As with many retailers at that time, David Jones was seemingly unprepared for the more broad-based but very significant changes that had, and would continue to, adversely impact its operating environment. David Jones faced a number of issues in addition to the onset of the Great Recession. The first was the continual decline in the attractiveness of department stores, whose value proposition was now being seriously ignored by twenty-first-century consumers. The second was the Great Recession’s impact on price competitiveness (a factor also influenced by another externality, the rapid increase in online shopping). The third was an issue associated with the Great Recession in the form of the onset of a ‘buyers strike’ as credit-driven impulse buying gave way to a return to a traditional value of saving instead of spending.
David Jones’s prevailing 2008 strategic plan had literally become irrelevant; a new one was called for and was hastily rolled out before any further strategic decisions or trading in its shares could be made. However, the dilemma for the company was not just the reliance on an outdated plan per se, but its sole reliance on a single management tool whose content had clearly become less relevant in the fast-moving, significantly complex and global environment of modern retailing which saw a transformation in its supply chain that included a rapid swing to online shopping rather than in-store buying.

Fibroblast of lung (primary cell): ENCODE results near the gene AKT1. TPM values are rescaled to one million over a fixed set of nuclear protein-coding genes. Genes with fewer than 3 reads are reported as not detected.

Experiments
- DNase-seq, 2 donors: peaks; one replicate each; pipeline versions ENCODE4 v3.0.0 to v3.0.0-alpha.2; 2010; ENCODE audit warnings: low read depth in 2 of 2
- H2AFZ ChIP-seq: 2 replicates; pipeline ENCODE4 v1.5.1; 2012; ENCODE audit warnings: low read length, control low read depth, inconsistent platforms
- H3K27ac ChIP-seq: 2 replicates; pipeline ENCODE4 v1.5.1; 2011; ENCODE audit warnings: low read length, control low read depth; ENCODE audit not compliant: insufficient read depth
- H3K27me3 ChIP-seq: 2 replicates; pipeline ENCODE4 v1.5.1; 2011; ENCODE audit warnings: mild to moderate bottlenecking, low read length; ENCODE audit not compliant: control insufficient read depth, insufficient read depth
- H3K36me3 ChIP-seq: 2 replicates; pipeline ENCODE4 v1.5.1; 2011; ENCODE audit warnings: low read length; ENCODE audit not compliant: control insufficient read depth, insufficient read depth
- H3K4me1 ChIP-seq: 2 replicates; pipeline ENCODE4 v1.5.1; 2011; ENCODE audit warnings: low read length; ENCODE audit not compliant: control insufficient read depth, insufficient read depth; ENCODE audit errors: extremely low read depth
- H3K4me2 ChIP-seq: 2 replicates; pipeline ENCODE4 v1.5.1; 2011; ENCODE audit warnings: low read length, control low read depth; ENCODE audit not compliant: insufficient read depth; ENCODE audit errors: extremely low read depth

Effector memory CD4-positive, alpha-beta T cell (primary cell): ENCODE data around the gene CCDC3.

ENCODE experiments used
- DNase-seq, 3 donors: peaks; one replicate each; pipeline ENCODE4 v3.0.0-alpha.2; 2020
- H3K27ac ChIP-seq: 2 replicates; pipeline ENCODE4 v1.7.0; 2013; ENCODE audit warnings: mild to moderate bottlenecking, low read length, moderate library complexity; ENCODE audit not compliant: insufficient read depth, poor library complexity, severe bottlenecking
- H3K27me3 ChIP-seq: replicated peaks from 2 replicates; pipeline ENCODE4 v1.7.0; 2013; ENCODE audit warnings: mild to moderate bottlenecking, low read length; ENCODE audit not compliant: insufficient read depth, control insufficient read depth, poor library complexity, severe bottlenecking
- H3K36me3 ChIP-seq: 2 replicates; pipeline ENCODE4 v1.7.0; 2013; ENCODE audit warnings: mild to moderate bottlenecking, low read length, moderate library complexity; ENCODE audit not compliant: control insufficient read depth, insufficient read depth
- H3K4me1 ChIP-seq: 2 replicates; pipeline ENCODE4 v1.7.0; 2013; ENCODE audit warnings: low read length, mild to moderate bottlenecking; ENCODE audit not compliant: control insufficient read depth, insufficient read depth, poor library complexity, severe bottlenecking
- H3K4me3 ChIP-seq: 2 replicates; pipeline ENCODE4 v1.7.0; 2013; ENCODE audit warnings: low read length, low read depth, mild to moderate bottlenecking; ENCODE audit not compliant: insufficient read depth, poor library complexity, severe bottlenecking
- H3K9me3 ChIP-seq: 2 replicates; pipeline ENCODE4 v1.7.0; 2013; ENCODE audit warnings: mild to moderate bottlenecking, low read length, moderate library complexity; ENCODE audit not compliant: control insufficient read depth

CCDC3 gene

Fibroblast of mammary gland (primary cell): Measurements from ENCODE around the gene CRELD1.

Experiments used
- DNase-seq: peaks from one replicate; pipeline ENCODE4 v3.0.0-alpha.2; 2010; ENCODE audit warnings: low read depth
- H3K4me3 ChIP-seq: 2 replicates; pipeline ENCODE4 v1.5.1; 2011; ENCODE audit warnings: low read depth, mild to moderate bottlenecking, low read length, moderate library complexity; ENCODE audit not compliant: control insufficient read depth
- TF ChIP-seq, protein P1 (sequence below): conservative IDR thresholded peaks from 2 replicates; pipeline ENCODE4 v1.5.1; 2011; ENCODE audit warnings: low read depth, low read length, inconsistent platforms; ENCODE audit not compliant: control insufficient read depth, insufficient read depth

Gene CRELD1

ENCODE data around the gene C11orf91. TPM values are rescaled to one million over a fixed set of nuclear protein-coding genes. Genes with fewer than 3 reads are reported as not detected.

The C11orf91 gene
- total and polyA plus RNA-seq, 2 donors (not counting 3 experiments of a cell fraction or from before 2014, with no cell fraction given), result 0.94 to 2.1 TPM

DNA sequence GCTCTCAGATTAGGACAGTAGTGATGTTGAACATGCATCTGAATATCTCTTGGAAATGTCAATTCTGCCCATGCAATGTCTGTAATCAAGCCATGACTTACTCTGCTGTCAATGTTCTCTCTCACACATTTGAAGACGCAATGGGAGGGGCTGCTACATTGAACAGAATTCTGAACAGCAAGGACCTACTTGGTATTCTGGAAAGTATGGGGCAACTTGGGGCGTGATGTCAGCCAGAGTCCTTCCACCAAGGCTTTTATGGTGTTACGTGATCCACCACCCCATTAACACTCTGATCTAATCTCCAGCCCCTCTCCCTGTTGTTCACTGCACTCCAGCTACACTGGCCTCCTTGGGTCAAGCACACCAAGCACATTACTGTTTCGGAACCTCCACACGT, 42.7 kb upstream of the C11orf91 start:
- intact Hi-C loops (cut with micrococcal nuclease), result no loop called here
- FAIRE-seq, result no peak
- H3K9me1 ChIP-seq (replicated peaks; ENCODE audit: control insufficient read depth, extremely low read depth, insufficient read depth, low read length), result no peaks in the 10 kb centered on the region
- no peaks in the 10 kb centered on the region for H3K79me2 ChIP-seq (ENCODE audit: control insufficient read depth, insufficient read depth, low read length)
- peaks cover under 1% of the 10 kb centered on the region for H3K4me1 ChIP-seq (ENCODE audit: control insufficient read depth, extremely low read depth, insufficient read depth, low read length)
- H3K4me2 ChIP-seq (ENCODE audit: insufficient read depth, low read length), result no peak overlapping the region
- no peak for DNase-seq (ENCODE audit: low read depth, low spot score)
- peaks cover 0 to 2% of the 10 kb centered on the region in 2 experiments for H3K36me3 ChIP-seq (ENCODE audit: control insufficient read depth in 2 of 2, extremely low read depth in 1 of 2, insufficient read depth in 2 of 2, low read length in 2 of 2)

It doesn’t stop there, though. In addition to the use of an outdated mode of managing for the future, company leaders in general continue to rely on outdated and sometimes underwhelming strategy tools and techniques that are still broadly used in businesses around the world today. This is a result of an over-reliance on an assumption that they will provide sufficient insight, information and knowledge for the development of the strategic plan itself.
Loss of Relevance, Loss of Value
Relevance is defined by Hjørland and Christensen (2002) as ‘something that serves as a tool; applied as a contribution to the realisation of a goal’. As we saw with David Jones in particular, its ultimate strategic goals and objectives were expressed convincingly in its plan, along with a well-articulated and hoped-for outcome. The company’s real future, though, was unfolding independently of any of the senior managers’ expectations (plans). The external environment was literally being steered in a different direction to that which the company leaders thought could possibly be the case. Purely from an observer’s perspective, what appears to have happened is typical of the problems that arise from an overreliance on a static planning methodology alone: